The U.S. Virgin Islands is one of six jurisdictions nation-wide to receive a Research Infrastructure Improvement Track-1 award from the National Science Foundation's (NSF) Experimental Program to Stimulate Competitive Research (EPSCoR) to support Virgin Islands-EPSCoR. The $20 million award will bolster science and engineering academic research infrastructure in the U.S. Virgin Islands. It will also support fundamental research, science and engineering education, and workforce development in the Virgin Islands. The award will be distributed over five years, with $4 million each year. VI-EPSCoR is a territorial program that is housed at the University of the Virgin Islands.
At the award announcement at UVI on Aug. 8, Virgin Islands Governor John P. deJongh said the EPSCoR award will transform the territory, improving the quality of life for residents and bolstering the territory’s economic platform. “Today, with this award of $20 million, the University is again taking on the leadership role that is necessary for us to move forward in the areas of environmental research, STEM education and workforce development,” Gov. deJongh said. “We are able to imagine the possibilities of what can exist and create pathways to get there.”
“This award is a testament to the integral role the University plays in the scientific, technological and economic growth of the Virgin Islands. It will empower the University to continue the cutting-edge research that already exists, and advance to the next level,” said UVI President Dr. David Hall.
“The activities funded by this grant reflect needs identified by the local community that will not only address environmental and other issues of special significance in the USVI, but that also will increase our capacity to compete for research grants nationally,” said Director of VI-EPSCoR Dr. Henry Smith.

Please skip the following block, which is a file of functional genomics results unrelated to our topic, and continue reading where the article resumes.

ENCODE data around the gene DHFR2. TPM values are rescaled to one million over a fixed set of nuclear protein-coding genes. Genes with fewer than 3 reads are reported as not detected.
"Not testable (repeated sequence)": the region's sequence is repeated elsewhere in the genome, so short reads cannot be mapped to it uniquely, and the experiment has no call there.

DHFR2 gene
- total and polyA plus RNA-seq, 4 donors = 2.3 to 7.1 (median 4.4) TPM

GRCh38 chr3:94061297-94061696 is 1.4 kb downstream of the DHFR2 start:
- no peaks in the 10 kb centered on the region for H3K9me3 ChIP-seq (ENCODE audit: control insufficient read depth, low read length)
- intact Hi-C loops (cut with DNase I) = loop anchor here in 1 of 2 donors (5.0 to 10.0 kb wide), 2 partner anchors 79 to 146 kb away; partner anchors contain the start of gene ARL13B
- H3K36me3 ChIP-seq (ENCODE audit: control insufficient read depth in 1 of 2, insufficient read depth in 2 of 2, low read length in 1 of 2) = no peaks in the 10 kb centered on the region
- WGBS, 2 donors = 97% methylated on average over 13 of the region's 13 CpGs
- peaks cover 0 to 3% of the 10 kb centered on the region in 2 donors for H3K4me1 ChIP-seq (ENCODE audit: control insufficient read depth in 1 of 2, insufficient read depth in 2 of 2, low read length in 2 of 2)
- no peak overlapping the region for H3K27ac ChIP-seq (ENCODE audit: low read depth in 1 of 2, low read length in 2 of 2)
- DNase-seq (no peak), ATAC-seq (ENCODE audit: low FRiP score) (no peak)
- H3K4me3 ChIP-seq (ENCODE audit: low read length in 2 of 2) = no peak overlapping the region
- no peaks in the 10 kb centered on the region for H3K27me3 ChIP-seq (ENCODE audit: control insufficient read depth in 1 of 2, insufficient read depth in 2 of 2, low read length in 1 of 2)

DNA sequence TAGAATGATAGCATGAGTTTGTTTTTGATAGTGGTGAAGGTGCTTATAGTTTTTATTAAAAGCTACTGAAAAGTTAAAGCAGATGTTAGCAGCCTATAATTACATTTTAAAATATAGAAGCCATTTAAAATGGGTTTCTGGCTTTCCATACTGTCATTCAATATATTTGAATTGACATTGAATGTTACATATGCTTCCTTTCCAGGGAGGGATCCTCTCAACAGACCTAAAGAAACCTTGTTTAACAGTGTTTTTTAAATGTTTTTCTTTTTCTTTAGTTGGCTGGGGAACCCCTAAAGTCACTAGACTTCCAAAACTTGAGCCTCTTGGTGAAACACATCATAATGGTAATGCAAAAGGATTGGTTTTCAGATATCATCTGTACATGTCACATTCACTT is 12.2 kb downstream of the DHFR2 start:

The other jurisdictions to receive awards are: Kentucky, Maine, Missouri, North Dakota and South Dakota. Each five-year award will support research, science and engineering education, and workforce development in areas relevant to the jurisdictions’ economic and other vital interests.
“These projects exemplify the national imperative to engage in cutting edge research, provide educational opportunities for future generations of scientists, stimulate the economy and create jobs,” said Denise Barnes, Head of NSF's EPSCoR program. “Additionally, these projects are impressive in their complexity, state-wide scope and integration of individual researchers, institutions, and organizations; as well as in their role in developing the diverse, well-prepared, STEM-enabled workforce necessary to sustain research competitiveness and economic growth.”
Dr. Sean Kennan, program director of EPSCoR, noted VI-EPSCoR’s unique mandate. “The Virgin Islands’ award is especially fascinating because of the novel focus on understanding the diseases that contribute to reef degradation and the relationships with overall environmental conditions, changing climate, and human stressors,” Dr. Kennan said.
EPSCoR is a program designed to fulfill the NSF’s mandate to promote scientific progress nationwide. Twenty-eight states, the Commonwealth of Puerto Rico, the U.S. Virgin Islands, and Guam are currently eligible to participate in elements of the program. Through this program, NSF establishes regional partnerships with government, higher education, and industry that effect lasting improvements in a state's or territory's research infrastructure and research and development capacity, and hence, its academic competitiveness.
The Virgin Islands received its first Research Infrastructure Improvement award in 2003 from the NSF, making the territory the smallest jurisdiction to have ever received such an award and UVI the only Historically Black College or University ever awarded. A second award was received in 2008.
For more information, contact UVI Director of Public Relations Nanyamka Farrelly at firstname.lastname@example.org or (340) 693-1057.